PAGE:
Pathophysiology and Treatment of Hypertension in Dialysis Patients

  • August Heidland
  • Roland M. Schaefer
Conference paper
Part of the Advances in Experimental Medicine and Biology book series (AEMB, volume 260)


Before the start of regular dialysis treatment (RDT) the prevalence of hypertension averages between 75 and 90%l,2. During long-term RDT its prevalence declines markedly. The resulting inverse relationship between duration of RDT and elevated blood pressure (BP) is not only caused by the early death of hypertensive patients, but mainly due to the antihypertensive effect of dialysis itself. This BP-lowering effect relates only to hypertensive but not normotensive patients. In a 10-year follow-up study the percentage of hypertensive patients declined from 73 to 16%3. Hypertension disappeared in younger individuals, while it persisted or developed de-novo in older patients, showing the characteristics of systolic hypertension. This observation underlines the role of age-related factors in the pathogenesis of this type of hypertension. Interestingly, the prevalence of hypertension after 10 years of dialysis was lower than the prevalence in an age- and sex-matched population 4. In these patients, besides fluid and salt removal by dialysis, a decrease in the dry weight, observed in many patients after 5 years of dialysis treatment, may contribute to the BP-lowering effect. It appears that prolonged dialysis sessions up to 24 to 30 hours per week lead to a more effective control of blood pressure. In a 10-year follow-up study on 52 patients performed by Charra5 normotension was achieved by strict maintenance of dry weight alone (low salt diet, but no antihypertensive drugs).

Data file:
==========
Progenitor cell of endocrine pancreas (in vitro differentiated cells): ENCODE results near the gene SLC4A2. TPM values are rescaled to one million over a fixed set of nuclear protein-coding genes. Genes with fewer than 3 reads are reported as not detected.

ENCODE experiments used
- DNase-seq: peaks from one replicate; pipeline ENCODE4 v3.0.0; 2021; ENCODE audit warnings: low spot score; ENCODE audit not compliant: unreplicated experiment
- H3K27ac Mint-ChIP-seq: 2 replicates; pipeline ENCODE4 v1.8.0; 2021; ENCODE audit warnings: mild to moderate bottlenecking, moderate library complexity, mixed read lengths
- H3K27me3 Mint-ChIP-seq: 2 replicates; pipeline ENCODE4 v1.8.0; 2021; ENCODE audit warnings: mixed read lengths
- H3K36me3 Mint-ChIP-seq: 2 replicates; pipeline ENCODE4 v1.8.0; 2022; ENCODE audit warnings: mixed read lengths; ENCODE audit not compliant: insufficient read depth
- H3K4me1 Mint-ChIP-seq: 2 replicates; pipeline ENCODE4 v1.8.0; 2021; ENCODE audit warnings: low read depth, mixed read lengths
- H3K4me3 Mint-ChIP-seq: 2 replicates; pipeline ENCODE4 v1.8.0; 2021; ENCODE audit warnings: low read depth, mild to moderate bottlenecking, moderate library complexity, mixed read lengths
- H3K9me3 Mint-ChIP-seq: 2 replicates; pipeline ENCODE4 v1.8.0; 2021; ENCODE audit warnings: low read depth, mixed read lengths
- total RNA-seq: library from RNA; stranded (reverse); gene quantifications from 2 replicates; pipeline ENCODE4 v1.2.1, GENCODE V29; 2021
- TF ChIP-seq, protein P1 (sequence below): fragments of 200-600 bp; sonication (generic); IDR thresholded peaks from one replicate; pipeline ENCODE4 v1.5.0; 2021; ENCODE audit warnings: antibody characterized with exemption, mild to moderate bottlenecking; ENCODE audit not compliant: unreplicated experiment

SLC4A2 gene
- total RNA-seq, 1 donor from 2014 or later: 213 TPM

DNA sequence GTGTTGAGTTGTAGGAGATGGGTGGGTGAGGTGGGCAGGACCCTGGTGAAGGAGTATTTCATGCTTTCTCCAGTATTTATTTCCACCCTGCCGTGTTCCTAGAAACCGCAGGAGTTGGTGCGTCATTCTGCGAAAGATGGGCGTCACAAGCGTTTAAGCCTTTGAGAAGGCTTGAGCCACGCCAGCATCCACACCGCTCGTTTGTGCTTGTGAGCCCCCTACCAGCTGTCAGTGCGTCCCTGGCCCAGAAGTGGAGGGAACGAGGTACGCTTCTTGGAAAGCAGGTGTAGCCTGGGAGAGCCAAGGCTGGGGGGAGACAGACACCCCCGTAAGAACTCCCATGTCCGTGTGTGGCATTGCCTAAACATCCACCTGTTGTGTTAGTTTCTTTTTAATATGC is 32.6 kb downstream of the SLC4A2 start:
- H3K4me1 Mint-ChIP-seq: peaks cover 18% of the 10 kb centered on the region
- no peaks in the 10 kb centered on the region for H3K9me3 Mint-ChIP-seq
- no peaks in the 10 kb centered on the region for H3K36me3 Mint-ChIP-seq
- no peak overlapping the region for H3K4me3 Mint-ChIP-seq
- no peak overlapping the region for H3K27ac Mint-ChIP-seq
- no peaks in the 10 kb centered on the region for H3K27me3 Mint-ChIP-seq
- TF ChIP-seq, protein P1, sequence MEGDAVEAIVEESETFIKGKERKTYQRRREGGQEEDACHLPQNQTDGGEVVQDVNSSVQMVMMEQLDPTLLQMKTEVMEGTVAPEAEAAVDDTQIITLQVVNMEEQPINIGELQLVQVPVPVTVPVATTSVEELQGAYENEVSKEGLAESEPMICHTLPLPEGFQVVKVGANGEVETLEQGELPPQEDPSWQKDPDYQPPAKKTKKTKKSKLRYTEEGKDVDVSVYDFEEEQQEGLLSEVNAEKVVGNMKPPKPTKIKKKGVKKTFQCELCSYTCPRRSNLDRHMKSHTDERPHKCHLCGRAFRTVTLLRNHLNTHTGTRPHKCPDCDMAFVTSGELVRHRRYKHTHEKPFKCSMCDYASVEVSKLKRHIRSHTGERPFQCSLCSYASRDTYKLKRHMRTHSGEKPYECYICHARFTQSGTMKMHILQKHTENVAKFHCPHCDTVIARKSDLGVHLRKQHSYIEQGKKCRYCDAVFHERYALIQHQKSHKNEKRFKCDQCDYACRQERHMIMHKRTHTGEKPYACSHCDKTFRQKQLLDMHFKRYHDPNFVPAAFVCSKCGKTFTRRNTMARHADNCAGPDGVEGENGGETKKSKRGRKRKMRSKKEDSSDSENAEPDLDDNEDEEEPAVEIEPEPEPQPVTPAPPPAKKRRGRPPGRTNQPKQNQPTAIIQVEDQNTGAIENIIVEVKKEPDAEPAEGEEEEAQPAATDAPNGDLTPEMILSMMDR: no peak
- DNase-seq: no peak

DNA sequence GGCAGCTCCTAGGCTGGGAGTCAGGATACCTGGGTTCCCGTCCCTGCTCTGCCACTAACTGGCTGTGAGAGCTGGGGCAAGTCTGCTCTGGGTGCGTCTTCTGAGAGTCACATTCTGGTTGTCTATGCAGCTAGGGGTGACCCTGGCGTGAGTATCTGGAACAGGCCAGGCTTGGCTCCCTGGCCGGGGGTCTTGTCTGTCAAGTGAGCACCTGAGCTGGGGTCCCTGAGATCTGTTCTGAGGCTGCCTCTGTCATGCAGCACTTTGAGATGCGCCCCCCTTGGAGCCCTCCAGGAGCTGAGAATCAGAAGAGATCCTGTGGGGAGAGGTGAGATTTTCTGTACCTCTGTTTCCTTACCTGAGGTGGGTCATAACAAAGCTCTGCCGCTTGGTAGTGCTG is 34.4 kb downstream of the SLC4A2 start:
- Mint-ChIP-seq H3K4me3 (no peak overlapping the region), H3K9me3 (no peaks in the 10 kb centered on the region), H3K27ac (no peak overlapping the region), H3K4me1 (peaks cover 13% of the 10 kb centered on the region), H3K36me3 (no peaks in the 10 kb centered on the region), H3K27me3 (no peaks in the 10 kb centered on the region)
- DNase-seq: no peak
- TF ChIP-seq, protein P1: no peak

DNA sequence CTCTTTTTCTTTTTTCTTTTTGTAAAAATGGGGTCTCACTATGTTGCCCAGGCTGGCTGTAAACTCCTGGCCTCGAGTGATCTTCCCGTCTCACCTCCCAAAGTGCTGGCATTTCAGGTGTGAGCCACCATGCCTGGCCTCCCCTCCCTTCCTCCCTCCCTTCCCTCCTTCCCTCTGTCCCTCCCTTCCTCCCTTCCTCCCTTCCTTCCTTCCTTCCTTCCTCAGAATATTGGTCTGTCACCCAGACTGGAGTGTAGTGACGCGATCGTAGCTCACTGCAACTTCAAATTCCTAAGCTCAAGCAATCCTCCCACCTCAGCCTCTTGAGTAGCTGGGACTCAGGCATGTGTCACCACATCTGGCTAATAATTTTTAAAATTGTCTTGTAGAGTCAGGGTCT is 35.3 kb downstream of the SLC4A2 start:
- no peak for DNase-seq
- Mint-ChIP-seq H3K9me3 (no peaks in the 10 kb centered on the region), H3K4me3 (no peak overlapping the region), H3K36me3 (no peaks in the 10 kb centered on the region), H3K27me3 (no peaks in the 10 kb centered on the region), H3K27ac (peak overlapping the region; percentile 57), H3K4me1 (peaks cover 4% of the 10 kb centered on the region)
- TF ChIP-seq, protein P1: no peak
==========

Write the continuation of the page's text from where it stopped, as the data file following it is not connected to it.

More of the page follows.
Chronic Renal Failure Dialysis Patient Beta Blocker Chronic Hemodialysis Patient Renal Anemia 
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Copyright information

© Plenum Press, New York 1989

Authors and Affiliations

  • August Heidland
    • 1
  • Roland M. Schaefer
    • 1
  1. 1.Department of Internal Medicine, Division of NephrologyUniv. of WürzburgGermany

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